“Health has a cure,” the director Silvio Tendler’s documentary defends the importance of the Single Health System (SUS), the only one that provides 190 million people in the world for free. the largest public organ transplant program on the planet, funding 95% of procedures in Brazil.
“The ideal of any middle class person is to make a pact. When that happens, no matter how cheap the plan is, he thinks he won’t get his foot in the SUS again. However, we are now seeing a different situation. In many Brazilian cities, private beds were sold out and the public system was at the service of many citizens, highlighting the importance of SUS, ”he says.
Every year, SUS vaccinates 10 million children against polio in a single day. The system provides 300 million doses free of charge to the population.
“In developed countries, the government approves part of national vaccination programs, but another part of private initiative, such as insurance. In Brazil, it’s free for everyone, ”said Akira Homa, former president of Fundao Oswaldo Cruz (Fiocruz).
” The largest universal public system with the lowest proportion of public funding in the world. There is no public system in the world with less than 70% funding. In Brazil, it accounts for 45% of total health expenditure ”
Carlos Gadelha, PhD in Economics
Model and actress Tarcinara Vieira says she was cured of tuberculosis thanks to SUS. “I received all the medicine I needed and in the six months of treatment there was not a single one missing. If SUS didn’t exist, I wouldn’t be here because my mother and I were unemployed and couldn’t afford the medicine. “
The feature film shows the historical disability of the population in terms of public health. At the end of the twentieth century, the treatment of diseases was carried out by charitable or charitable organizations. In the 1920s, workers with a formal contract and social security contributions began to gain access to the social protection system.
In 1963, the government of João Goulart, the 3rd National Conference on Health, discussed the creation of a unified system. “It was the first time that municipalization was talked about as a right to health. Social security medicine was moving in one direction and the public system in the other, ”says Dr. Ligia Bahia, a professor at the Federal University of Rio de Janeiro (UFRJ).
The military dictatorship, beginning in 1964, funded health workers to build hospitals with the goal of purchasing these services through social security. “At the end of the military regime, allegations of fraud were intense,” says Lygia.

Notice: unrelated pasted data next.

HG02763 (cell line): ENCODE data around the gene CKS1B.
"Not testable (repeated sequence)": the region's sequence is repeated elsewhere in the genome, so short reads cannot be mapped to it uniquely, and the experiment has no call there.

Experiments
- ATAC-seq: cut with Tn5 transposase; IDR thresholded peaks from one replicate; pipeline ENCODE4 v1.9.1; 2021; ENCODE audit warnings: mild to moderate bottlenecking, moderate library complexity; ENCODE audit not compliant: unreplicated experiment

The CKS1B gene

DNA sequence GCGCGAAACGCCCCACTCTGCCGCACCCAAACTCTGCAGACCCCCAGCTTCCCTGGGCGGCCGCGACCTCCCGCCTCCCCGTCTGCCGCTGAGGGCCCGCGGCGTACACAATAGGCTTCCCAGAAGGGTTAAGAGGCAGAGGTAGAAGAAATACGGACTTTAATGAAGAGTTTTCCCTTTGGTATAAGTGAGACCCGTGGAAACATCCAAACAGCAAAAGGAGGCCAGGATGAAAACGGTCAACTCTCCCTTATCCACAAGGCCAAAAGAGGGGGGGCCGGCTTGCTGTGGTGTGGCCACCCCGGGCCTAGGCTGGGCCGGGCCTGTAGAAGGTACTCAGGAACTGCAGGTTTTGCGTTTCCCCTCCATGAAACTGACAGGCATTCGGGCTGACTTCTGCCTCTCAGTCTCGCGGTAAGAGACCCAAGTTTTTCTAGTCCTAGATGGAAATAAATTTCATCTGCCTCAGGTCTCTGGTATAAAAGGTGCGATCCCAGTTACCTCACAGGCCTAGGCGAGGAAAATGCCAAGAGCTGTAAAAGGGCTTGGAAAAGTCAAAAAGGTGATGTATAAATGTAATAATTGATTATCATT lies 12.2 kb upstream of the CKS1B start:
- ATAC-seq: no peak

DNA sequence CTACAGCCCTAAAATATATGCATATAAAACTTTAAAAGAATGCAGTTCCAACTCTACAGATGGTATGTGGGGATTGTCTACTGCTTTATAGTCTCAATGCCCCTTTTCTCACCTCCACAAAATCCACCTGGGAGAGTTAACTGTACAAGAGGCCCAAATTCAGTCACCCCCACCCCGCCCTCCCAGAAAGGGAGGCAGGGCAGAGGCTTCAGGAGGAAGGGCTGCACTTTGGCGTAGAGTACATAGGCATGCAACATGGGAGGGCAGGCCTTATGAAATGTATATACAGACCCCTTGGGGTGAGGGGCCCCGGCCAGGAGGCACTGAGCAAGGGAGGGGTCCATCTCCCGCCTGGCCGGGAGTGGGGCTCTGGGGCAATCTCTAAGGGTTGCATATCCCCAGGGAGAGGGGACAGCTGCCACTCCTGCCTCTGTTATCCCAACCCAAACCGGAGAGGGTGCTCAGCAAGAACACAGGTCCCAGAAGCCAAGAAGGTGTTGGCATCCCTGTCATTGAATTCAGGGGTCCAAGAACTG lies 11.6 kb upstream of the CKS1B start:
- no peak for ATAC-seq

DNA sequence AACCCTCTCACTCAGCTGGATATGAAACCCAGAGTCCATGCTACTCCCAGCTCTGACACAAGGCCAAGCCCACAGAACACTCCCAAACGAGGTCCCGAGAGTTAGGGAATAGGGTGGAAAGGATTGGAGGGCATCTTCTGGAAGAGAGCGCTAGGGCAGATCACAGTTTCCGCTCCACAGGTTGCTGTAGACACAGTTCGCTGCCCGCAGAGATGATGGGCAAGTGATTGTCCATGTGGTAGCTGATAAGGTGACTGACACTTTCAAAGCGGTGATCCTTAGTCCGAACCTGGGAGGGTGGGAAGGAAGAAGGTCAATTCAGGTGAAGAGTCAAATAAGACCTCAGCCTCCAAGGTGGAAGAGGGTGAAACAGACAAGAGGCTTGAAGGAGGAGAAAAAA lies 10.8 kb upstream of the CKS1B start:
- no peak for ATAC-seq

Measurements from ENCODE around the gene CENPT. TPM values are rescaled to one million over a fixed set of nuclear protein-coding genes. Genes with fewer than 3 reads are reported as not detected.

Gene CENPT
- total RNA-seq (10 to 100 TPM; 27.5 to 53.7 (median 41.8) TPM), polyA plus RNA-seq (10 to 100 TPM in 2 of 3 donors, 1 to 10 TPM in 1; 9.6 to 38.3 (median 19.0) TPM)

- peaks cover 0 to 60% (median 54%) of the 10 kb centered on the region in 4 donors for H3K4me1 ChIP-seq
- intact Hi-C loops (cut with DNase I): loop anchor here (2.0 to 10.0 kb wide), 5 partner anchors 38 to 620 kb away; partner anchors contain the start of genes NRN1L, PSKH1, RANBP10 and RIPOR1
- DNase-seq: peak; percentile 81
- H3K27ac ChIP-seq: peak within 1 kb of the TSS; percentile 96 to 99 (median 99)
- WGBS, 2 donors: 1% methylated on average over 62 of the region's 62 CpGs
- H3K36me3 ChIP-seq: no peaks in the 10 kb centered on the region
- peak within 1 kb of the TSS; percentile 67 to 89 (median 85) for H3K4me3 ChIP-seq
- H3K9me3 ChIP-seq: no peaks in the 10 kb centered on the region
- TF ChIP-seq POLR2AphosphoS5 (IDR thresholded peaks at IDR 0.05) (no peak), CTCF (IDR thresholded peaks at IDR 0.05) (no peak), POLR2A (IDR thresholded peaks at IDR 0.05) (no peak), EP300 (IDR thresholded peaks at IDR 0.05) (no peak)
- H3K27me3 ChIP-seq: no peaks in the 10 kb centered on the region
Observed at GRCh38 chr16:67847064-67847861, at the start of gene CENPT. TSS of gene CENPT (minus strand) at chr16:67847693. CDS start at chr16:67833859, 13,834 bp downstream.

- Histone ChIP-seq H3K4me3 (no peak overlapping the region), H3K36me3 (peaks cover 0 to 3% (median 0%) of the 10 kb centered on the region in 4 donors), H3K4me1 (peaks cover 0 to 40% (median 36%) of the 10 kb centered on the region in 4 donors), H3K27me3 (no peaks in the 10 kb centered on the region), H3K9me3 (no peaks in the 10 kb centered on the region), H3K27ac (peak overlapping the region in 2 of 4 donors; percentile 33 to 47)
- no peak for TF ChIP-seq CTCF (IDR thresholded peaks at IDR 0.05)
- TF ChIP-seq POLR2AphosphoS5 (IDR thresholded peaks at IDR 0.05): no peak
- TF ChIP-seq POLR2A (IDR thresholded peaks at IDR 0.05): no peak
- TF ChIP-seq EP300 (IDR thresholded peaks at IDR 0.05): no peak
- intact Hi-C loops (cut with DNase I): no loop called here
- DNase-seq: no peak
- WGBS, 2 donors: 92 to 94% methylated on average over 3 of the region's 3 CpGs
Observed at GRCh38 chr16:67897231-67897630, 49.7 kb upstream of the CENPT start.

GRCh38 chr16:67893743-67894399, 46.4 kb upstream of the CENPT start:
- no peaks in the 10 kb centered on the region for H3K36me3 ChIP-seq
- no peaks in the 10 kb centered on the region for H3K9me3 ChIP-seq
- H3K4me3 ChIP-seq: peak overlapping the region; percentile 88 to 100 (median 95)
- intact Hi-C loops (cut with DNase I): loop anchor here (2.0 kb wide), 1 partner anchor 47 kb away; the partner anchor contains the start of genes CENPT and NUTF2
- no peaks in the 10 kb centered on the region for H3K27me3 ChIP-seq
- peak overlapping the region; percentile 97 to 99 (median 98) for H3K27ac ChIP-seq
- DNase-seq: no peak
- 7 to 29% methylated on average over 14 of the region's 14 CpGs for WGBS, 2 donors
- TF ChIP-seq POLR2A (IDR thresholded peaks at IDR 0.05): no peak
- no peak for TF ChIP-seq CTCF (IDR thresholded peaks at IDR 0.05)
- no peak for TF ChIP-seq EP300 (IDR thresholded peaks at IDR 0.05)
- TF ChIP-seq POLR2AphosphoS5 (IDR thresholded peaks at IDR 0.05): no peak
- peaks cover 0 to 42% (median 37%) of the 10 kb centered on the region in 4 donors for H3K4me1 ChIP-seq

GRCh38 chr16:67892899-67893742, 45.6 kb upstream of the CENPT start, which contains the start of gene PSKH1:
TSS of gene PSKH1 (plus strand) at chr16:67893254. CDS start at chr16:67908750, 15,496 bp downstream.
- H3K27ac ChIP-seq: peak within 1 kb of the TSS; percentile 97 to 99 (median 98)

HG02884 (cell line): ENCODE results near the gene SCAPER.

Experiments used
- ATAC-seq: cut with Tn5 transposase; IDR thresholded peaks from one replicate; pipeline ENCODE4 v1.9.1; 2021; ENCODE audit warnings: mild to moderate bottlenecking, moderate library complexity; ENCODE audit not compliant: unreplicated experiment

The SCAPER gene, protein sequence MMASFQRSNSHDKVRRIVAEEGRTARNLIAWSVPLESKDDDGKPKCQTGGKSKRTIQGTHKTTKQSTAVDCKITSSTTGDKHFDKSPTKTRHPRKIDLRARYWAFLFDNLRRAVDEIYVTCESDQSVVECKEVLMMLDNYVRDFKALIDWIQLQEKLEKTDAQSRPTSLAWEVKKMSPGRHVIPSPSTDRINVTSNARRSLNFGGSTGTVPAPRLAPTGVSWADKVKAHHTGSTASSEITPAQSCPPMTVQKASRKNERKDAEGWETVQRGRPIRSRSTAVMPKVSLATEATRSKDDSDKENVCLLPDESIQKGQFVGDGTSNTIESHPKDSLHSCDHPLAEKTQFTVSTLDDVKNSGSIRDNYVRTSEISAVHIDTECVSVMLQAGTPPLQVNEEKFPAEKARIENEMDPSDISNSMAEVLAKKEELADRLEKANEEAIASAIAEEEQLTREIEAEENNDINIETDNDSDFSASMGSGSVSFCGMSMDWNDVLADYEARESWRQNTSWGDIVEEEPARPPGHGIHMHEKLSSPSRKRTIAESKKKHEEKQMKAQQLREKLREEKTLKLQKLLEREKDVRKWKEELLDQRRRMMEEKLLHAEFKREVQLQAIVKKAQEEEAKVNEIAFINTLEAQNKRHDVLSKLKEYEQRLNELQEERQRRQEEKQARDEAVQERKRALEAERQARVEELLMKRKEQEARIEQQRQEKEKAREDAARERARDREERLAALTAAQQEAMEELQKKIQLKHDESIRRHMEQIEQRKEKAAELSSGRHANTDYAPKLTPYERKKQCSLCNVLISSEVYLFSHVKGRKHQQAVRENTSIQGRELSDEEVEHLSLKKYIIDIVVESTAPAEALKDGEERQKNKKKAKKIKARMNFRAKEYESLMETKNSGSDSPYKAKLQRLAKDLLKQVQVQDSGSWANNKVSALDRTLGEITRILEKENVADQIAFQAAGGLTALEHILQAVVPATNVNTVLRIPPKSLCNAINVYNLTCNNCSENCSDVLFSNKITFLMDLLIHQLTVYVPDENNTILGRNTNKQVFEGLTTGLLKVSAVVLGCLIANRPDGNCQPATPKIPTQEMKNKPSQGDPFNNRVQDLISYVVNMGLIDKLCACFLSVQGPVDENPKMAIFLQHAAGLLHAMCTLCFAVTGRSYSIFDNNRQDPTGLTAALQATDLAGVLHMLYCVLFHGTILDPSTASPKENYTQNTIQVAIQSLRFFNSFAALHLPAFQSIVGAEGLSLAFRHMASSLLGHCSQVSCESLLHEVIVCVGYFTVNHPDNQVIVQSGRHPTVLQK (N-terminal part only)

The process of democratization led to the establishment of the SUS, guaranteeing health as a right of all and a duty of the State, as defined by the 1988 Constitution.
The implementation of the system never followed strict law. Weaknesses were even more pronounced in the COVID-19 pandemic. “It starts with the need to have a funding base and political support. the largest universal public system with the lowest proportion of public funding in the world. There is no public system in the world with less than 70% funding. In Brazil, it accounts for 45% of total health expenditure, ”said Carlos Gadelha, PhD in Economics.
However, SUS offers research, care, prevention programs, vaccination campaigns, and drug distribution, including cancer treatments, hemodialysis sessions, major surgeries, implants, and hospitalizations in Intensive Care Units (ICUs).
“At the university hospital where I work, we built an ICU in 20 days, with 100% SUS resources. I see a SUS with a lot of resistance. With all its weaknesses, gaps and flaws, it has tremendous potential. It is without a doubt the greatest heritage of the Brazilian people, ”said Pedro Carvalho Diz, a member of the National Network of Physicians and Popular Physicians.
“Usually we only see photos of crowded corridors, people who have died in line, people who have not been examined. Often, SUS goes down to the hospital and down the aisle. In fact, they want to forget that SUS is much bigger. There is a great deal of politics and discourse that he denies and personifies as a great evil, ”said Dr. Pedro Carvalho.
Nadine Clausel, President and CEO of Porto Alegre Clinic Hospital, argues that the State guarantees resources for the system.
“With the loss of jobs and income, people were unable to pay their agreements and as a result, SUS ended up covering an even larger contingent of dependents. The public health system should have a state policy with a protected budget, regardless of who is in government, ”he says.
* Fellowship ngela Faria under the care of the assistant editor
“HEALTH IS HEALTHY”
Documentary by Silvio Tendler. 95 m Available on Caliban Cinema’s YouTube channel.